The Seventh Circuit noted that each provision was specific to the federal entity, and its various assets, and nothing in these provisions mentioned parties that transact with the exempt entities. Because the exemption provisions did not specifically address transactions entered into by the federal entities, the Seventh Circuit determined that such transactions should not be read into the “including” phrases of the provisions.
Additionally, the Court found that by definition, transactions were not considered assets or property. See Black’s Law Dictionary (8th ed. 2004) (defining “transaction” as “the act or an instance of conducting business or other dealings, esp., the formation, performance, or discharge of a contract”).
Moreover, the Seventh Circuit did not interpret such transactions to be considered an element of any of the specified exempt assets listed in the statutes.
As you may recall, in Pittman, the U.S. Supreme Court reviewed whether a tax on recording deeds was preempted by a federal law exempting the former Home Owners’ Loan Corporation from state and local taxation; the Supreme Court focused on the term “loans” and determined that the use of that term was meant to shield from taxation the entire process of lending, including mortgages, and held that the Home Owners’ Loan Act preempted the recording tax regardless of who recorded the deed. Pittman v. Home Owners’ Loan Corp. of Wash., D.C., 308 U.S. 21, 32 (1939).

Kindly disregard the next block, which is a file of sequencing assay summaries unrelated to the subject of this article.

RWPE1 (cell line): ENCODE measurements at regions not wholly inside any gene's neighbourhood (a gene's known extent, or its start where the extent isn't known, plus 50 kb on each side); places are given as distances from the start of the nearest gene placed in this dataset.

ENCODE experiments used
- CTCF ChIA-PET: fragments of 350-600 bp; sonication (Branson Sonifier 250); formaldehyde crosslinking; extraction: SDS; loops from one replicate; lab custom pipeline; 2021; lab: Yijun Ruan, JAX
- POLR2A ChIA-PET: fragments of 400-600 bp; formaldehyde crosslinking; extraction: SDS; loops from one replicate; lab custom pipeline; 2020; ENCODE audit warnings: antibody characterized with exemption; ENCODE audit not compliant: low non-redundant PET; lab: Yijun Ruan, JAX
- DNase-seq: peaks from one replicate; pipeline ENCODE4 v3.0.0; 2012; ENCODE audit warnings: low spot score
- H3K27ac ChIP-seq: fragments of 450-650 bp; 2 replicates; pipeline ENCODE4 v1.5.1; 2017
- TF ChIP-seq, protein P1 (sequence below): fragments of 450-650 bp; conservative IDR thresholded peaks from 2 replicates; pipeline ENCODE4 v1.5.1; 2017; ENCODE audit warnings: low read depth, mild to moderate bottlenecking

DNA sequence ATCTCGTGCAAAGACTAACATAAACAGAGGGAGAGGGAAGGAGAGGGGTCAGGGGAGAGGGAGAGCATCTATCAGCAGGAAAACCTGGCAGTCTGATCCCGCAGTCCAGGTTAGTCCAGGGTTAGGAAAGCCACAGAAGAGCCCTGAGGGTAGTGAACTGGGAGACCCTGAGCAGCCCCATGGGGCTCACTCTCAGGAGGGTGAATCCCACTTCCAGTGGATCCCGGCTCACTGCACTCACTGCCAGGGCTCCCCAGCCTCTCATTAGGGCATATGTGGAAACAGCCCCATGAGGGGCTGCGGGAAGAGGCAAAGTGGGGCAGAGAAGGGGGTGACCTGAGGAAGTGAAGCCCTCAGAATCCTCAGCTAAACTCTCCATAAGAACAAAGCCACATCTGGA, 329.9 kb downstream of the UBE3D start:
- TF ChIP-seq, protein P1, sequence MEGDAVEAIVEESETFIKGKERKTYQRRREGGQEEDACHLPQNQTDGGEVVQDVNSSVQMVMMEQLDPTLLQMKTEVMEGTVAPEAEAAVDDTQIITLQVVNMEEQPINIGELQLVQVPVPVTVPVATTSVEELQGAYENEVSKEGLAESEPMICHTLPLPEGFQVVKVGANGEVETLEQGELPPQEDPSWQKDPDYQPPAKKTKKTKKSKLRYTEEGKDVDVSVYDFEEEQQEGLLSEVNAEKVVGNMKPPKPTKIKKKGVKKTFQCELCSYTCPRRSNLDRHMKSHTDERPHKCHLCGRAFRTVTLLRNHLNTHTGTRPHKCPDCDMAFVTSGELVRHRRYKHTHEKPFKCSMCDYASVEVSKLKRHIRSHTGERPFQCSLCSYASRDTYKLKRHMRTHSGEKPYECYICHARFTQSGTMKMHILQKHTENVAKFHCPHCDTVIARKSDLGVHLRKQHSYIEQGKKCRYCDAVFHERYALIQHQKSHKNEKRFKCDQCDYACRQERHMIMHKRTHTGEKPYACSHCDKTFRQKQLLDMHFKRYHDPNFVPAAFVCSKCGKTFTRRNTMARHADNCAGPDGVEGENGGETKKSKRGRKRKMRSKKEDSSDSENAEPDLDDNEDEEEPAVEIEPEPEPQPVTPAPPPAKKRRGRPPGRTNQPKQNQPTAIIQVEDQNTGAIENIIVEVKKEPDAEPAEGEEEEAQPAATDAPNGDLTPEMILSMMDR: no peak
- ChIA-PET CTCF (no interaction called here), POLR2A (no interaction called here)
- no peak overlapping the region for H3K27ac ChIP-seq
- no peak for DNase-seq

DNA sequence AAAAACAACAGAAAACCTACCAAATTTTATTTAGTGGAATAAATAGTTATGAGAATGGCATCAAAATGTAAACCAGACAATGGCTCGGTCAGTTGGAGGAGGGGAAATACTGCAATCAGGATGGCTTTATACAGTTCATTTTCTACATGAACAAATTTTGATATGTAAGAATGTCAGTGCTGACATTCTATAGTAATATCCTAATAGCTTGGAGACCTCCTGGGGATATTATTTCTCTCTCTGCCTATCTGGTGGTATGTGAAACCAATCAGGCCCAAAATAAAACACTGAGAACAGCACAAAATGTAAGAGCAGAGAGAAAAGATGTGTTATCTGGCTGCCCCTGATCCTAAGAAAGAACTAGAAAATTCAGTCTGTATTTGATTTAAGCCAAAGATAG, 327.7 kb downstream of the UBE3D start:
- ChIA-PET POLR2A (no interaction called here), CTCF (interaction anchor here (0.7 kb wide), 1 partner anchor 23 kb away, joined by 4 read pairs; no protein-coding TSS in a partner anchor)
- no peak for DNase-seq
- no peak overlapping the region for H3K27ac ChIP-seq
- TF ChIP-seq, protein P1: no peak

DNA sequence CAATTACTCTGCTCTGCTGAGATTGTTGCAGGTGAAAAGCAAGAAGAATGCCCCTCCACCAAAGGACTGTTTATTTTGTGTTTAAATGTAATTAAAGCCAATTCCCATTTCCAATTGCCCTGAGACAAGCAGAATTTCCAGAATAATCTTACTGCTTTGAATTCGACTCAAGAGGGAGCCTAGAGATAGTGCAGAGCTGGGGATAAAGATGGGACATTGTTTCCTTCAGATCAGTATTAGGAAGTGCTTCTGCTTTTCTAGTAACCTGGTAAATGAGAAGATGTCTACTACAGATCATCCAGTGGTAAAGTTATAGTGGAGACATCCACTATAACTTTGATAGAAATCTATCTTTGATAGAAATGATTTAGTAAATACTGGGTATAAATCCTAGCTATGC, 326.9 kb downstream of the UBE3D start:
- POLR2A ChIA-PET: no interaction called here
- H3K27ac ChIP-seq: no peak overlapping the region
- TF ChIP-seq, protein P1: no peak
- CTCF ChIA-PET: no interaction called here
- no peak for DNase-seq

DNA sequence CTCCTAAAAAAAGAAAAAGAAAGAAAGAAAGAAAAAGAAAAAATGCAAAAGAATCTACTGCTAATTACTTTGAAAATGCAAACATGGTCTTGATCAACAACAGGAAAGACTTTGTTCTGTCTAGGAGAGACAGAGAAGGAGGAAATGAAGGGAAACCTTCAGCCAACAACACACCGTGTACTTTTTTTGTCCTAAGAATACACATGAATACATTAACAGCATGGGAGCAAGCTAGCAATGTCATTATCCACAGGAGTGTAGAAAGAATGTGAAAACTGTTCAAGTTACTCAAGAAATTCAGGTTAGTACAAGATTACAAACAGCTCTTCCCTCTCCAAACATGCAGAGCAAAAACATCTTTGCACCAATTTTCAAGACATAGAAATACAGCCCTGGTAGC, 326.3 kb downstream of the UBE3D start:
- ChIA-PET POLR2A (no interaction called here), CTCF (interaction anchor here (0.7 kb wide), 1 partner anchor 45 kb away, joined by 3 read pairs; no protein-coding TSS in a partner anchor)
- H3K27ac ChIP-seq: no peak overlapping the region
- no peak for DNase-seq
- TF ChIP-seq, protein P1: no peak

However, the Seventh Circuit found that for Pittman to apply, it would need to find that transferring property was an “indispensable element” of one of the exempt assets listed in the exemption provisions. In the Seventh Circuit’s view, transferring property was not an element of the entities’ franchise, capital, reserves, surplus, loans, or income assets.
Further, while the Fannie Mae provision exempted the corporation’s mortgages, the Seventh Circuit found that the sale of property did not involve any mortgage held by Fannie Mae. Similarly, Fannie Mae’s exemption of “activities” from all taxation could be logically understood to include the transfer of property, but the Seventh Circuit concluded that the transfer tax was a tax imposed on the transferee’s receipt of property rather than a tax imposed on the act of selling property.